Last September, when Pedro Strop strained his hamstring running out a grounder in Washington, the Cubs had no choice but to call on AAA reliever Allen Webster … who hadn’t pitched in 17 days.
Webster was already signed to a 2019 minor league contract, and the Cubs surely knew calling him up and onto the 40-man roster would lead to a non-tender in the offseason. But the bullpen was so thin coming out of that Washington make-up game, the Cubs had to risk that their time with Webster might just be a few late September games. It was worth it.
Lucky for the Cubs, when Webster was eventually non-tendered, he agreed to sign another minor league contract with the organization. This Spring, Webster has been among the revelations at camp. Brett wrote about watching him on TV last week, and Arizona Phil at The Cub Reporter had an effusive comment when Webster touched 98 in one outing. Brett and I were on hand Tuesday night for Webster’s latest Spring Training appearance … and of course, we jinxed him. Webster walked the first batter, hit the second, and gave up a single to the fourth before wiggling out of his own jam. His Spring numbers are down to: 8 IP, 3 H, 2 ER, 3 BB, 9 K.
The interesting thing to me about Webster is the Cubs are facing a similar decision now that they did last September. And, again, it is Strop’s hammy doing the prompting. Might it be worth adding Webster to the 25- (and 40-) man roster for Opening Day, if that means losing someone (him or another guy) sooner than you’d otherwise have to?
The reason for this question is twofold. First, Webster is out of minor league option years, so unlike guys like Alec Mills or Dillon Maples or Dakota Mekkes, once added to the 40-man, Webster can’t be sent to Iowa without passing through waivers. Second, the Cubs bullpen is already stocked with non-flexible options: only Carl Edwards Jr. can be sent cleanly to Iowa, and heck, he might be the closer out of the gate!
Let’s say, for arguments sake, that the Cubs really found a diamond in the rough in Webster. He could, theoretically, be under team control through the 2025 season. Is that asset worth losing to cover 10 days of a Pedro Strop injury in April, rather than rolling the dice on what Maples will show up? Or, does the combination of annual contention and Webster’s lack of options essentially ensure that eventually you’ll have to cut bait on him as an asset anyway, in which case you should squeeze what you can as soon as possible?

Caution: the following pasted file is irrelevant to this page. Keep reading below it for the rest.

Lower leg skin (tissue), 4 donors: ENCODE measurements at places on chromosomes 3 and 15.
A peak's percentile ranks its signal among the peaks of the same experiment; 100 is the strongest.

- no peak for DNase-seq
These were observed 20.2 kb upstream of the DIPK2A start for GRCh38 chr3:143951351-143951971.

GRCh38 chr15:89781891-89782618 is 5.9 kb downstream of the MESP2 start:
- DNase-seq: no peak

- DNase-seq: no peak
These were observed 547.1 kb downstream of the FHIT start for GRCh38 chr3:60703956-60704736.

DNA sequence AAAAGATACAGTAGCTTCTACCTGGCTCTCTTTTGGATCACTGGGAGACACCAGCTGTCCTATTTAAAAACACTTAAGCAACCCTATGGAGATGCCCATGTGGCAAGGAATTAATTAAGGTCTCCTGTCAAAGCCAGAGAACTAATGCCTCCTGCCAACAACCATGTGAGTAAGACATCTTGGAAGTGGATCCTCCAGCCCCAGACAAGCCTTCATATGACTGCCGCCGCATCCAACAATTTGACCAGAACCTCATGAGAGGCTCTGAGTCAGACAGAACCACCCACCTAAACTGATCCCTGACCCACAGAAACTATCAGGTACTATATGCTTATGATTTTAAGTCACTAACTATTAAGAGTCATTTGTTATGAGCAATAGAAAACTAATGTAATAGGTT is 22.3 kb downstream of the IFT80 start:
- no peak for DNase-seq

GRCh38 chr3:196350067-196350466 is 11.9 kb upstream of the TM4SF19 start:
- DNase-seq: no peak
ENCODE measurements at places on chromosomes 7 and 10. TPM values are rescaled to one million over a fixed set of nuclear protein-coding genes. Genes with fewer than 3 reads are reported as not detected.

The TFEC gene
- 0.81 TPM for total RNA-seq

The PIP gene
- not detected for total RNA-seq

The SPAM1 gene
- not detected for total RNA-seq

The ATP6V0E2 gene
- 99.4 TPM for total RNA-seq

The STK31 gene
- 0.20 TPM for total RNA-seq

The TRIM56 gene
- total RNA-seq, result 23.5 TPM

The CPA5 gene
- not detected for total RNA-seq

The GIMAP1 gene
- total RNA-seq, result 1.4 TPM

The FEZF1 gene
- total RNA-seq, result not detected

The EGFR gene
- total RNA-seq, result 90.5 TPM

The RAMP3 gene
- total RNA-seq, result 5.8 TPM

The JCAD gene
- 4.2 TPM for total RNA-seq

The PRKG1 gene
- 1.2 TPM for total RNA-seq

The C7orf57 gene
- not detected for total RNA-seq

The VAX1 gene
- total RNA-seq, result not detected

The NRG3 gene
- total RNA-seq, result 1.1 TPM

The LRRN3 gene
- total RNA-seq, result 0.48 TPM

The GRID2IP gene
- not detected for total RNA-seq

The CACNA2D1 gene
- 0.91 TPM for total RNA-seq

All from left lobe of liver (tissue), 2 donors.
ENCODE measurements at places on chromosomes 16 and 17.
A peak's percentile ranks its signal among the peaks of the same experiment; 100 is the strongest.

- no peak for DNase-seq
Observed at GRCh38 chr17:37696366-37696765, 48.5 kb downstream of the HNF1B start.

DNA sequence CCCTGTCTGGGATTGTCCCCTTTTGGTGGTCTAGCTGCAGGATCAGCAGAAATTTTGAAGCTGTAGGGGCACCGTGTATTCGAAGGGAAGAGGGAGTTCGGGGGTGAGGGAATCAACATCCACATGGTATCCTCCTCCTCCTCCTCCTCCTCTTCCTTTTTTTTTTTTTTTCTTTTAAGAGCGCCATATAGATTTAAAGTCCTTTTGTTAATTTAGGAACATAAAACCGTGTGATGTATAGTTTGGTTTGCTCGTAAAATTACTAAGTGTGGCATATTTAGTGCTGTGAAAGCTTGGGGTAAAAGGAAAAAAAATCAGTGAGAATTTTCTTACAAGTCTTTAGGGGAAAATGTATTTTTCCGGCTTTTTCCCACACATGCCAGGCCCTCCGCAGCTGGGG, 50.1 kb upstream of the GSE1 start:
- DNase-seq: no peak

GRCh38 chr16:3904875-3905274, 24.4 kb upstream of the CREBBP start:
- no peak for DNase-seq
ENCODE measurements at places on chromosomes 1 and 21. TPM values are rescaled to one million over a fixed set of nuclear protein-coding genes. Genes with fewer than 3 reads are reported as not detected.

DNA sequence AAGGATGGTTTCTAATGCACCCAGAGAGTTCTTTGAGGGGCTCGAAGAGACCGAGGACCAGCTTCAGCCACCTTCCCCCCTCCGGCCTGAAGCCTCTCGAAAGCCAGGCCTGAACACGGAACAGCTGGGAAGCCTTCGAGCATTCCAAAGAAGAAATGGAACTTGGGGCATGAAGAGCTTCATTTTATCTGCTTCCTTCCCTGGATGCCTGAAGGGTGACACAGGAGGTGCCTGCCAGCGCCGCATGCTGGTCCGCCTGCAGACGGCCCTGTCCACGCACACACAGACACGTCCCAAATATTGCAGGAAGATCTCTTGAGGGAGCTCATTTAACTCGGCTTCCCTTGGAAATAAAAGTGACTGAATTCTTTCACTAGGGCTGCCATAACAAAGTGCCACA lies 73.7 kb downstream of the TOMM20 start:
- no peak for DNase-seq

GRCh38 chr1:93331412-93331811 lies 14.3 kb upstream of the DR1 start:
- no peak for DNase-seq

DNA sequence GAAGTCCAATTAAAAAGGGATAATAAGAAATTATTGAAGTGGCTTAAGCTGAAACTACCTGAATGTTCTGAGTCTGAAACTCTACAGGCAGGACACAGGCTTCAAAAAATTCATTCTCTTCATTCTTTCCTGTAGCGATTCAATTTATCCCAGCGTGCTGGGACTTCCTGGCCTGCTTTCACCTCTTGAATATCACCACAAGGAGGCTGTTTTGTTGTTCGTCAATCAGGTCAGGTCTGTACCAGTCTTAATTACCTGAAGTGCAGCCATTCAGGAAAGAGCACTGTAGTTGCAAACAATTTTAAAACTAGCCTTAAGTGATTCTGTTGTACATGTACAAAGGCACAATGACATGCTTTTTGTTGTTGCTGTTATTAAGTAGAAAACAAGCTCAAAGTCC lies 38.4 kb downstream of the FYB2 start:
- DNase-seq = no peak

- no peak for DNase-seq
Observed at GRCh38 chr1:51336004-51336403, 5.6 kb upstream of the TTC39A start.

That’s an Opportunity Cost math problem that demands a rock solid internal evaluation on Webster – especially your internal confidence that, if he’s on the big league roster, he’s going to have a very good chance to stick on it all year.
The good news: Webster’s slider was a revelation in person on Tuesday. He drew five swings and misses from it, which he threw from 88-92 mph (the 92 was the flattest of the bunch). It is, I say without hyperbole, one of the best singular pitches in the Cubs organization right now.
The fastball was the issue. Webster’s velocity was the lowest it has been all spring, sitting 94-95 mph on the stadium gun. He had trouble commanding it, particularly leaving it up. Jesse Winker had no problem barreling 95 mph up the middle for the one-run single. The thin line between 94 and 97 miles per hour seems particularly important for Webster, as silly as that is to say.
Webster’s pitch mix from his three September appearances with the Cubs tell a similar story. He threw 55 pitches in total: 18 fastballs, 19 changeups, 18 sliders. The fastball was to blame when things went south: Webster’s home run allowed was a grooved fastball to Jeff Mathis, his walk and 2 HBPs both have fastballs to blame. One single against his slider was the lone damage done against an off-speed pitch.
As meaningless as Spring Training statistics and evaluations can be, it’s fascinating when an injury here and a hot couple weeks there can change a man’s career.
The Cubs have some big decisions ahead with the bullpen, and it’s clearly not just as simple as “Take the Best Eight to Dallas”.